Tip 2: Hire trained informaticians and promote formal training for your team
A growing number of formally trained nurse informaticians are available, and several programs are present or in development across Canada. Organizations often outsource informatics expertise because there is a perception that all work will be done once the system has been deployed. This is partially true. A large amount of work will be done, but system maintenance and enhancements require the skills of informaticians.
Furthermore, nurse informaticians often function as the bridge between nursing and the information technology (IT) team. Much like a telephone translation service, or in-house translators whom we might use to communicate with ethnic communities, nurse informaticians can translate nurses' needs into the sub-language of the IT team. A recent HIMSS (Healthcare Information and Management Systems Society) nursing informatics workforce survey in the United States identified that 52% of nurses report to IT, 32% to nursing and 22% to administration (HIMSS NI Task Force 2011). Indeed, a growing number of agencies have nursing informatics leaders at the manager (and even the director) level. And some agencies, albeit very few so far, are hiring doctoral-prepared nursing informaticians at the senior executive level. As the field of informatics grows from a branch of nursing administration into its own specialty, an increasing number of informaticians have the skills required for managing informatics at the organizational level. Every organization should hire at least one nurse informatician into a leadership role.
Tip 3: Ensure that your system development team has a plan to get the data out – and make sure you look at that plan
Many organizations have "point people" whose job is to crunch data and put them into a digestible format. Others use database querying systems that provide reports in PDF format. Although both these methods are effective at providing data to leaders, they do not fully harness the power of information systems. Furthermore, many reports tend to be lists of numbers, which can be difficult to interpret at a glance. Increasingly, clinical information system vendors, organizations and other companies are developing real-time, Web-based nursing administrative dashboards.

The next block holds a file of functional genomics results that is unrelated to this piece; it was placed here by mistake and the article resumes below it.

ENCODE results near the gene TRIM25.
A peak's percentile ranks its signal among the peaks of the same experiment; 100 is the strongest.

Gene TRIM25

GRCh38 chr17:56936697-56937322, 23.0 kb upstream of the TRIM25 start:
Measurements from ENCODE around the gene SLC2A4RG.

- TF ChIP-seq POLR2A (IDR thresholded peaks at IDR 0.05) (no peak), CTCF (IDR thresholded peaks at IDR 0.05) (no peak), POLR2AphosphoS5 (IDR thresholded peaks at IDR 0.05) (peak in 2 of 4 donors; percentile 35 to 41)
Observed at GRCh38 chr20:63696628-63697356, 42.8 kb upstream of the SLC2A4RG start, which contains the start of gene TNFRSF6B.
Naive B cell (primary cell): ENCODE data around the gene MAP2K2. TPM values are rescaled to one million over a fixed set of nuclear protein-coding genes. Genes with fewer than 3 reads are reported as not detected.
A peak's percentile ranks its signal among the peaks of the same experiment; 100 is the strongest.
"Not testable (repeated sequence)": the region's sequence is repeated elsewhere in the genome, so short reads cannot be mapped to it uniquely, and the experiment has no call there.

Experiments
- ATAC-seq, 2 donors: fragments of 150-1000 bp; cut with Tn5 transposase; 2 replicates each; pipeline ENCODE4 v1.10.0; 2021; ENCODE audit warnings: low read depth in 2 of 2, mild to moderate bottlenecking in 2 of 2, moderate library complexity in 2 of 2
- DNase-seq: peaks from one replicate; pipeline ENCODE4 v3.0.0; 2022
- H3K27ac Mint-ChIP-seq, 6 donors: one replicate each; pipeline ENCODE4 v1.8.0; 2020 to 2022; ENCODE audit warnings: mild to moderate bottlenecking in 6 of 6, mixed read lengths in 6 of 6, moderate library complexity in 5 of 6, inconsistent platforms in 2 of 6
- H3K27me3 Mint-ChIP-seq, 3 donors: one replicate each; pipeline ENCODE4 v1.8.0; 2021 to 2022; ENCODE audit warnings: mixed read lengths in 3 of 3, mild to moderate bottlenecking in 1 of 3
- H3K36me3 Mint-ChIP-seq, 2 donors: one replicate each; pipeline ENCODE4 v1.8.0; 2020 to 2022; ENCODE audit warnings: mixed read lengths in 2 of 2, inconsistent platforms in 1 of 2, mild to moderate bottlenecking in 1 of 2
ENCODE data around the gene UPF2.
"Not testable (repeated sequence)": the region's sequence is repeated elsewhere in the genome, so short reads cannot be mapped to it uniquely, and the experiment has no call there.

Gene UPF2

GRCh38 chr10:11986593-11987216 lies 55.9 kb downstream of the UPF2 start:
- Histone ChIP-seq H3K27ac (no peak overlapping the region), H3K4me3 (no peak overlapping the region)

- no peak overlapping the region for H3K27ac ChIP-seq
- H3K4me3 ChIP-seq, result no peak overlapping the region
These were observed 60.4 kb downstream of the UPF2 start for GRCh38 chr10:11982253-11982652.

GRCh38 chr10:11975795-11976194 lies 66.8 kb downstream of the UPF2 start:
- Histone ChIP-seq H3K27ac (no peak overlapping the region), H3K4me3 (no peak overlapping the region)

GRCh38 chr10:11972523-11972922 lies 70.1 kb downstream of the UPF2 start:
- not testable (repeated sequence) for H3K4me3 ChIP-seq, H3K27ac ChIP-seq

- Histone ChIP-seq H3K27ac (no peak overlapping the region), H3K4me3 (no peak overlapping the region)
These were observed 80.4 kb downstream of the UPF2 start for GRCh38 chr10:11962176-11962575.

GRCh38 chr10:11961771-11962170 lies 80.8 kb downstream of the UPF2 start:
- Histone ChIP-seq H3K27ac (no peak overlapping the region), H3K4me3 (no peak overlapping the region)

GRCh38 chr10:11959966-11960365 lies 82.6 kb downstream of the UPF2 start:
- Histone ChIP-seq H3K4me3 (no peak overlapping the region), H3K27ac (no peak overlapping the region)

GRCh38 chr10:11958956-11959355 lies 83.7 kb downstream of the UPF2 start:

Visual analytics, a growing field increasingly used by a variety of businesses, uses tools to convert data from numbers into images such as bar charts, pie charts and regional charts with different colour densities designating different categories. Visual analytics proponents posit that the use of clearly represented visual information facilitates identification of relationships and trends.
If your data cruncher has created visual documents that you find useful, show them to your clinical information system development team and say, "I want this." Providing concrete examples can facilitate communicating with systems analysts. After all, one picture is worth a thousand words.
About the Author
Leanne M. Currie, RN, DNSc, Associate Professor, UBC School of Nursing, Vancouver, BC
Correspondence may be directed to: Leanne M. Currie, RN, DNSc, Associate Professor, UBC School of Nursing, T201 – 2211 Wesbrook Mall, Vancouver, BC V6T 2B5; Email: firstname.lastname@example.org.
C-HOBIC Steering Committee. 2010 (January). "About C-HOBIC." Retrieved March 8, 2011. <http://www.cna-aiic.ca/c-hobic/about/default_e.aspx>.
Canada Health Infoway. 2011. "SNOMED CT® in Use." Retrieved March 8, 2011. <https://www.infoway-inforoute.ca/lang-en/standards-collaborative/snomed-ctr/snomed-ct-in-use>.
HIMSS NI Task Force. 2011. 2011 HIMSS Nursing Informatics Workforce Survey. Chicago: Author.
International Health Terminology Standards Development Organization (IHTSDO). 2011. "SNOMED CT®." Retrieved March 8, 2011. <http://www.ihtsdo.org/snomed-ct/>.